Continuing with the skirts, I finished out the Dusky Skin triad, to keep things simple. Similarly, I did the same using Clotted and Carnage Reds to finish the hood/sashes.
On to the flesh tones. For the dwarf, I used Muddy Soil, Dark Skin, Redstone Highlight, Tanned Skin and VMC Ivory. For the goblin, it was Black Green, Ghoul Skin, Moldy Skin and VMC Ivory. For the orc, Midnight Blue, Twilight Blue, Snow Shadow and Ghost White.
Finishing up the basecoats. Metals based in Dusky Skin Shadow or Stormy Grey. Hood/scarf in Bloodstain Red, dwarf’s beard in Shadowed Stone.
Tried zenithal priming these guys with an airbrush…results about the same as a rattle can, with way more cleanup. Don’t really want to spend any time learning airbrush skills, so be it.
I then base coated the skin for each as follows: Orc, Twilight Blue; Dwarf, Dark Skin; Goblin, mix of Ghoul Skin and Black Green. Leather, skirts and misc were base coated in Dusky Skin Shadow.
Been wanting to get back into painting a mini now and again, probably nothing more than tabletop for a while. So I took a couple hours to slap some paint on this guy I had sitting on the shelf, already primed.
So I think I’ve mostly forgotten how to paint minis. Didn’t help that I snagged the wrong paper for my wet palette, it was a square of tracing paper, so it was a total mess!
I took the schematic off the board and taped it to a window, drawing against the glass, so I could see the drawing through the back. Taking my 2B pencil, I rubbed it over the lines, leaving a lot of graphite so it will transfer to the good paper.
Carefully align the bristol smooth paper on the board and lay the schematic over it, graphite side down. Tape it at the top like a hinge, so you can lift the schematic and check your transfer progress. Gently begin tracing over the lines, check to be sure you’re pressing hard enough to transfer the lines but soft enough that you aren’t denting the smooth sheet. When the schematic has been completely transferred to the smooth sheet, remove the top sheet. Voila, it’s time to start the drawing!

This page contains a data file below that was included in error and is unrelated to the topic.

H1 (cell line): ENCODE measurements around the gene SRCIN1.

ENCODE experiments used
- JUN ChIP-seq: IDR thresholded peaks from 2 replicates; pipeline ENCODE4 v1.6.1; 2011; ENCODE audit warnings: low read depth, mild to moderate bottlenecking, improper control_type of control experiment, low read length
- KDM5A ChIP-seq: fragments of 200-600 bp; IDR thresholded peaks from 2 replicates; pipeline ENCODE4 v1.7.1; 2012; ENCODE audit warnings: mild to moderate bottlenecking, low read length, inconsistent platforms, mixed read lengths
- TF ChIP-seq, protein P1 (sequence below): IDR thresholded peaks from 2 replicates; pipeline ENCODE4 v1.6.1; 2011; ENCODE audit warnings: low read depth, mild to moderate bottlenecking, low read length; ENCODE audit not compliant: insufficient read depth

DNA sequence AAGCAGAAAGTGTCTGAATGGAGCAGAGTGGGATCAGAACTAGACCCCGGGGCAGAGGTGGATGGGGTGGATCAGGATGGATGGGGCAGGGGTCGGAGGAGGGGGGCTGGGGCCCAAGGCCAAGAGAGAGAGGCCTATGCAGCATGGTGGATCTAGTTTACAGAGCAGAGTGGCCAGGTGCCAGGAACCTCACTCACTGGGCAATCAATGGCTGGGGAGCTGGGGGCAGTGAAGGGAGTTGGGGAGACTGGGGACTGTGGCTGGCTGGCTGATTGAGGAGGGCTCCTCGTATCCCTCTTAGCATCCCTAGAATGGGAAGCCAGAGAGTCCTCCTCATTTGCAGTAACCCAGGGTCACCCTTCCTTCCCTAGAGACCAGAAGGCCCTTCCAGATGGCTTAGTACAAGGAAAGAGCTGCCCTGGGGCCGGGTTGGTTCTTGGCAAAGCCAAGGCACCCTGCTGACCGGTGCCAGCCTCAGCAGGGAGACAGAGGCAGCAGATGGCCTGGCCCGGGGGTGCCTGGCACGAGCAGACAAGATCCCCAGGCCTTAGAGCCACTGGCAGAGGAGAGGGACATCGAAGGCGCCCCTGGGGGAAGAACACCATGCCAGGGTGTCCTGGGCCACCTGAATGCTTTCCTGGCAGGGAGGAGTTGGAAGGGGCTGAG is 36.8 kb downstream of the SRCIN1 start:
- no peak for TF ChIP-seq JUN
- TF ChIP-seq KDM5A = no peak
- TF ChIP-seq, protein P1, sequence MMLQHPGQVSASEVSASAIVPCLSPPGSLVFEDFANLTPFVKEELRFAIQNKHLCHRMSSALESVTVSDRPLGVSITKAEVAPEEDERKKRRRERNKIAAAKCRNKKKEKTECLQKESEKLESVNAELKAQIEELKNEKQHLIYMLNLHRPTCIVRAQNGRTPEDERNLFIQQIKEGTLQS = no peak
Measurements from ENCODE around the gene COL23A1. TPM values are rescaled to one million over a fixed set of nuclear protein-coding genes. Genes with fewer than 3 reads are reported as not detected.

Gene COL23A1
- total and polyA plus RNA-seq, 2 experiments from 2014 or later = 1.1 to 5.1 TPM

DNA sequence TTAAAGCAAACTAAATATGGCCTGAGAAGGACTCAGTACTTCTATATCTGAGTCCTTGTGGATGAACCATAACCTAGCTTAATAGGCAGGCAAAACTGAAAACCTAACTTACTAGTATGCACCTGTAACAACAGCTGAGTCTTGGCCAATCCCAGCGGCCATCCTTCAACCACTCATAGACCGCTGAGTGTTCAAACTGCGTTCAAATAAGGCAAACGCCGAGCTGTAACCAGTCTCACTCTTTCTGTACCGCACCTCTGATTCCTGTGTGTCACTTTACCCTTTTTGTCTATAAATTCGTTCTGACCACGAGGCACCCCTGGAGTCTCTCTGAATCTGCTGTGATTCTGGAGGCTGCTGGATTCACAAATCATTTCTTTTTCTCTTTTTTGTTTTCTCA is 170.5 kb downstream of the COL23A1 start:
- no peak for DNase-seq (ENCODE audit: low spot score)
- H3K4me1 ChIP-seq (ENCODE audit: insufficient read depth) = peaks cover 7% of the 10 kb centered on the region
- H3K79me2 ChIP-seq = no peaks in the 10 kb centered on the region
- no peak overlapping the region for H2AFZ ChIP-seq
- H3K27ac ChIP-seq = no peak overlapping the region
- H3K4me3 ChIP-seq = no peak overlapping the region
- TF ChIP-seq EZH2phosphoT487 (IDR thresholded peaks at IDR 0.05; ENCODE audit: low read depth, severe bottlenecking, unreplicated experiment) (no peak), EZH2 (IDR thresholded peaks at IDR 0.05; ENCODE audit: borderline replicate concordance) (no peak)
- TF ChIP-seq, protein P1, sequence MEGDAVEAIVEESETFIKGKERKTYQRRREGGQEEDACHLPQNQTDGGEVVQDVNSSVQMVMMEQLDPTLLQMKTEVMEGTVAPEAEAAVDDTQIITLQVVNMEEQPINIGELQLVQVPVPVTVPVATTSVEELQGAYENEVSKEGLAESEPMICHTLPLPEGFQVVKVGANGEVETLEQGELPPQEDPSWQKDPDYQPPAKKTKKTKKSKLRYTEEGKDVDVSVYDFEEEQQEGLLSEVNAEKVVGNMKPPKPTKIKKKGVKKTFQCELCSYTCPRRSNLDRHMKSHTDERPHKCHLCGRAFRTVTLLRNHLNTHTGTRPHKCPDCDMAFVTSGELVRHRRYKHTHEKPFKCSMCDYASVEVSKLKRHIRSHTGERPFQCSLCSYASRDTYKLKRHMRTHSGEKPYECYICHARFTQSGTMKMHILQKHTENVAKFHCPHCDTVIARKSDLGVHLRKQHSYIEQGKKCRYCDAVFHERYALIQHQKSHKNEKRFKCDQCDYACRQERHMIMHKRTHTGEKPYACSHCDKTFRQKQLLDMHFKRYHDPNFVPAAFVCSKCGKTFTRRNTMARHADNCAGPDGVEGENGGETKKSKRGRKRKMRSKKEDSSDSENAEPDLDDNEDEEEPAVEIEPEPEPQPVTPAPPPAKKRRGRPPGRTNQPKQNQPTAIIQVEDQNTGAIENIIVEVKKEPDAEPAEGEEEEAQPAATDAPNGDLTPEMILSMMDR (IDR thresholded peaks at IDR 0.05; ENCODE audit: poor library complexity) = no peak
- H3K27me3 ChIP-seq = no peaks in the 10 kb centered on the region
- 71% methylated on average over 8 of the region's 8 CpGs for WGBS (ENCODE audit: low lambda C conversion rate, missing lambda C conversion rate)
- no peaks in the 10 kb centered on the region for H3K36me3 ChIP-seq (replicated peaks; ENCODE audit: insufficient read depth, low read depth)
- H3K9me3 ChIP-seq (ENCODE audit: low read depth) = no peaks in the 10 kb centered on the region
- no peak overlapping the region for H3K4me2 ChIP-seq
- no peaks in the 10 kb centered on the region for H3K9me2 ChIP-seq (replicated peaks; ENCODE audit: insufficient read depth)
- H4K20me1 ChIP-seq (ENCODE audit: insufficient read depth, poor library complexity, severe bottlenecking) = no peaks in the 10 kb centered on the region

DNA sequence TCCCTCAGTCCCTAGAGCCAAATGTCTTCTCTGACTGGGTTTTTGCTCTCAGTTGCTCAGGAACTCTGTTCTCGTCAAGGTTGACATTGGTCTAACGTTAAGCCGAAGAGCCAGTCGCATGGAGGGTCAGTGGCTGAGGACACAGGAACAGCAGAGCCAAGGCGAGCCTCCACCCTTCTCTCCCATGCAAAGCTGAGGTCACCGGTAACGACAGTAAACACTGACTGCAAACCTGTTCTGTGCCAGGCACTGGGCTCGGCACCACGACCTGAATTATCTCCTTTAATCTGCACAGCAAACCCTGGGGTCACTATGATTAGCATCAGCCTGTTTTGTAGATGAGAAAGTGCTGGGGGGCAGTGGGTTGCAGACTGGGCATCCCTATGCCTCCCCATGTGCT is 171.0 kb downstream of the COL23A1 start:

I’ve already begun massing in the shadow blocks again.
Here’s an example of this laborious process. Taking a 2B pencil, build up to the median value of the shadows. Then use a 2H to smooth it and a kneaded eraser to fix dark spots and edges. The block in the upper right was the third one I did, the ear is the ninth one. Still a long way to go until I can render them smoothly, but at least I’m seeing some progress. I included the incomplete brow shadow to show what it looks like after an initial pass with the 2B.
I found a video tutorial for Bargue Plate 49 on the Academy of Realist Art (Toronto)’s site: https://realistartonline.com/courses/drawing-the-bargue/ So I decided to jump ahead to this plate to learn their method for rendering the plates.
I have a scan of the plate that I cut in half, printed on letter-sized paper, and then enlarged on a copier to 11×17. It’s not the best source, I would love to be working off proper full-sized prints. But, it’s close to original size and lends itself to being copied on a standard 18×24 sheet of paper (in this case, I cut the sheet in half and trimmed it).
First we have the completed construct, following the articulation provided on the first half of plate 49. The construct is just a general measured drawing of the basic shapes. Here you can see how I’ve set them up on my drawing board.
Next I refined the construct into the articulation. Still staying with straight, measured lines, I add more information to the drawing. Once I completed the articulation, I massed in the shadow value shapes with an even tone. By the end of this stage, I’d estimate I’m just over 20 hours in.
Next I will transfer this drawing from bristol sketch paper over to bristol smooth paper, which is lovely for smooth values. The method is the same as when I transfer a drawing to canvas for portraiture: rubbing the back with charcoal and lightly going over the shapes so they mark the paper underneath.
Graphite on bristol sketch paper, 12×16.
This one took a while. Not only are these plates challenging to learn, working with graphite on newsprint was a bad idea. Eh, I try things, sometimes they don’t work out. It was good practice due to the struggle for shading, though! Here’s the completed drawing:
And the work in progress shots, if you’re interested in the process.
Informal copy of Bargue plate 9. Graphite on smooth bristol.